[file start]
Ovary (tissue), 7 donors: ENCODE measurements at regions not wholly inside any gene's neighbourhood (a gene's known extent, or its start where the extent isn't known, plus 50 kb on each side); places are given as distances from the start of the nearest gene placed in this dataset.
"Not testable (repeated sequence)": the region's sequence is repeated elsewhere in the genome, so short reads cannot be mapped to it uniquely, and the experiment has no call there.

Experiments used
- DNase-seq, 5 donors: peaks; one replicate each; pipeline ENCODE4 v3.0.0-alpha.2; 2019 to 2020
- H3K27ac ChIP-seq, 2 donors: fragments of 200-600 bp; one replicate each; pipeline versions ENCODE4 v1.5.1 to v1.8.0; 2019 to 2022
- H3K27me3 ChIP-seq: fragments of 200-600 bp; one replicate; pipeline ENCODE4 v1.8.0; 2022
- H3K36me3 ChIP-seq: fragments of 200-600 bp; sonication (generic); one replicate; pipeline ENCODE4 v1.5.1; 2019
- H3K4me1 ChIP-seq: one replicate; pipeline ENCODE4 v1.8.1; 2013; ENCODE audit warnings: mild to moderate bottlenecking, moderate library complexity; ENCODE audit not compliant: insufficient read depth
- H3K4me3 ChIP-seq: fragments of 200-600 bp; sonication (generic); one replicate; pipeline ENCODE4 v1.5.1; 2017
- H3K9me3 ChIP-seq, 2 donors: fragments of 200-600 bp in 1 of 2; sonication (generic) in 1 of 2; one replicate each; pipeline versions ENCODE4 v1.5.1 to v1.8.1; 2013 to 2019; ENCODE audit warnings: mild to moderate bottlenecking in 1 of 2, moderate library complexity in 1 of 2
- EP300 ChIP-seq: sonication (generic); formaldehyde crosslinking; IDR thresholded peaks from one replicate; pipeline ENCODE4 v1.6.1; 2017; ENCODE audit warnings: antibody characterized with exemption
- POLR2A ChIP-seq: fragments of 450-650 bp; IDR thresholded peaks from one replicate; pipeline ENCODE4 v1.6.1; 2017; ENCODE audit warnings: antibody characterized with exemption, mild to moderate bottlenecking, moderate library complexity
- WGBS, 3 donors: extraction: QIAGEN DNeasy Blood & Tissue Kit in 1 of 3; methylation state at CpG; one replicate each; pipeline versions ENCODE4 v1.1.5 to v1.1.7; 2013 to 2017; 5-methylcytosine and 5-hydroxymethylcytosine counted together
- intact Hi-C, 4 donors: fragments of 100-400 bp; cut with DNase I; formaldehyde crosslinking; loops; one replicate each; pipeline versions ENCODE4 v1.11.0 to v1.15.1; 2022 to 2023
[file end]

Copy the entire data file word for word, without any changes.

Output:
Ovary (tissue), 7 donors: ENCODE measurements at regions not wholly inside any gene's neighbourhood (a gene's known extent, or its start where the extent isn't known, plus 50 kb on each side); places are given as distances from the start of the nearest gene placed in this dataset.
"Not testable (repeated sequence)": the region's sequence is repeated elsewhere in the genome, so short reads cannot be mapped to it uniquely, and the experiment has no call there.

Experiments used
- DNase-seq, 5 donors: peaks; one replicate each; pipeline ENCODE4 v3.0.0-alpha.2; 2019 to 2020
- H3K27ac ChIP-seq, 2 donors: fragments of 200-600 bp; one replicate each; pipeline versions ENCODE4 v1.5.1 to v1.8.0; 2019 to 2022
- H3K27me3 ChIP-seq: fragments of 200-600 bp; one replicate; pipeline ENCODE4 v1.8.0; 2022
- H3K36me3 ChIP-seq: fragments of 200-600 bp; sonication (generic); one replicate; pipeline ENCODE4 v1.5.1; 2019
- H3K4me1 ChIP-seq: one replicate; pipeline ENCODE4 v1.8.1; 2013; ENCODE audit warnings: mild to moderate bottlenecking, moderate library complexity; ENCODE audit not compliant: insufficient read depth
- H3K4me3 ChIP-seq: fragments of 200-600 bp; sonication (generic); one replicate; pipeline ENCODE4 v1.5.1; 2017
- H3K9me3 ChIP-seq, 2 donors: fragments of 200-600 bp in 1 of 2; sonication (generic) in 1 of 2; one replicate each; pipeline versions ENCODE4 v1.5.1 to v1.8.1; 2013 to 2019; ENCODE audit warnings: mild to moderate bottlenecking in 1 of 2, moderate library complexity in 1 of 2
- EP300 ChIP-seq: sonication (generic); formaldehyde crosslinking; IDR thresholded peaks from one replicate; pipeline ENCODE4 v1.6.1; 2017; ENCODE audit warnings: antibody characterized with exemption
- POLR2A ChIP-seq: fragments of 450-650 bp; IDR thresholded peaks from one replicate; pipeline ENCODE4 v1.6.1; 2017; ENCODE audit warnings: antibody characterized with exemption, mild to moderate bottlenecking, moderate library complexity
- WGBS, 3 donors: extraction: QIAGEN DNeasy Blood & Tissue Kit in 1 of 3; methylation state at CpG; one replicate each; pipeline versions ENCODE4 v1.1.5 to v1.1.7; 2013 to 2017; 5-methylcytosine and 5-hydroxymethylcytosine counted together
- intact Hi-C, 4 donors: fragments of 100-400 bp; cut with DNase I; formaldehyde crosslinking; loops; one replicate each; pipeline versions ENCODE4 v1.11.0 to v1.15.1; 2022 to 2023